During the 2013 World Biofuels Markets Exhibition and Congress, there have been many exchanges about the role of biofuels in achieving global energy security.
This culminated during the plenary keynote session where eight speakers from the finance, non-governmental organisations, security and energy industry, discussed this and other issues crucial to the success of the biofuels industry.
The efficacy of using biofuels in comparison to unsustainable fossil fuels and the biofuels industry’s capacity to cut emissions and avert catastrophic global warming also featured largely in the debate.
With regards to land and sustainable agriculture, Sir Jonathan Porritt, Founder Director from Forum of the Future, commented that “the world urgently needs a huge thriving biofuels industry. Most of us are largely in denial of the implications of climate change” about the rhetoric emanating from the agriculture wake.
There was disagreement around the land available globally, with NATO General Wesley Clark taking a positive stance and claiming that there is “a billion acres of unused cropland in the world”:
However, Petri Vasara, Director of Pöyry Global BioFutures, cautioned against such assumptions, noting that the “lack of land is the real battleground. The strongest land requirement is in Asia but more modest in Russia and the USA. Land requirement for cattle grazing dominates in all regions bar North America”.
Author and television presenter, Jonathan Dimbleby, who chaired the talks on the uptake of biofuels practices, opted for a consensus amongst the floor on land use, to which almost all in attendance agreed that it was an issue.
Water usage for biofuels must be viewed in relative rather than absolute terms. The contrast between fracking and biofuels, whereby significant amounts of water are used and waste water produced in the fracking process, was highlighted by NATO’s General Clark; “the challenge is that the resulting contaminated water used in fracking requires more energy to treat."
Poyry’s Petri Vasara also commented that “the world is in bigger trouble with water than with carbon emissions.”
Other discussions included the lobbying between the oil and biofuels industry, which suggests that the oil industry is stifling growth in this emerging energy sector. “The oil and gas industry is a problem for the biofuels industry,” said Jonathon Porritt.
“You're up against massive lobbying from the oil industry. Both industries need to band together and stop fighting each other.” General Clark added, referring to the two contrasting energy industries.
By contrast, Philip New, CEO of BP Biofuels, had a different opinion, as stated during an earlier interview that it was “unhelpful to cast these industries into good guys and bad guys. We will be seeing both industries work together whether people like it or not”.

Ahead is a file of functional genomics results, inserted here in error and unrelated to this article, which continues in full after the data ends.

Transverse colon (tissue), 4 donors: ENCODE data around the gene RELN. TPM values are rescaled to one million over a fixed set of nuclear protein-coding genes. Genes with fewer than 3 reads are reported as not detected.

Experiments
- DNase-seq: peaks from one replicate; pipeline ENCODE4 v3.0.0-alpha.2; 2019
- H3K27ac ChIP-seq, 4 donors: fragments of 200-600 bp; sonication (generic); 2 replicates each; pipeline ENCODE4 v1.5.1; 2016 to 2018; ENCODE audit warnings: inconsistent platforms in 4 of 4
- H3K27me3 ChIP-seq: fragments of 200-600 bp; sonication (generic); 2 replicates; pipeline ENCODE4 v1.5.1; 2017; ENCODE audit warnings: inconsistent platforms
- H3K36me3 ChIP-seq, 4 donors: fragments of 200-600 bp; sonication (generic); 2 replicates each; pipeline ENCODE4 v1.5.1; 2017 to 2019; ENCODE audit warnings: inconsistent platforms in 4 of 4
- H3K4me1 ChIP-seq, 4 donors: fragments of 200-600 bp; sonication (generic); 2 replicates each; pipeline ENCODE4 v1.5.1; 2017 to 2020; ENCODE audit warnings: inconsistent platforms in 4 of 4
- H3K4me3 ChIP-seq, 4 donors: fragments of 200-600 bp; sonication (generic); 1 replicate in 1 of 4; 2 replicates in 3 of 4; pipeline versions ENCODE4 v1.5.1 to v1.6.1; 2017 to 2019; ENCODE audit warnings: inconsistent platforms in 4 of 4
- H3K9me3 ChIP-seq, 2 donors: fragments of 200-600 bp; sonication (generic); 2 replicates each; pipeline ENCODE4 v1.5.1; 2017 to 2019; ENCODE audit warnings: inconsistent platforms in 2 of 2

Other discussions focused on the added value biofuels have both at the domestic and international level, which continues to be misunderstood by the general public.
“The bio-economy has reached a tipping point,” said Mr. Vasara on the perceived mistrust within the biofuels industry, where transparency has a direct relevance on market share. “Societal acceptance is key.”
Maria van der Hoeven, Executive Director, International Energy Agency said that demand and growth for biofuels cannot be taken for granted and that there is a need for a gradual shift to new technology. “We need national and international certification schemes,” Ms. Hoeven said on improving the links between feedstock and legislation.
Future political will
The keynote speakers teamed up to agree that Europe needs to look to the US model to encourage growth in the biofuels industry.
“There is a lot of political support for these endeavours, which is lacking in Europe,” said General Clark. “The US should be seen as the model to strive towards.”
BP Biofuels’ CEO said that EU regulation is uncertain on biofuels and investor confidence, which is already fragile, has been marred by regulator uncertainty. But the biofuels industry needs to lean away from blaming markets or regulation and focus on producing a track record to assist with future investment.
On the measures of attracting finance, Citigroup, Managing Director and Global Head of Environment Finance, Michael Eckhart, said that new banking regulation will push away high risk and lower market volatility.
According to Hans Smits, Chief Executive Officer of the Port of Rotterdam, seaports like the port of Rotterdam will be prime locations where the US can benefit from a bio-based economy in the EU owing to the free trade agreement between the US and Europe, as influenced by a trend for shale gas in the US.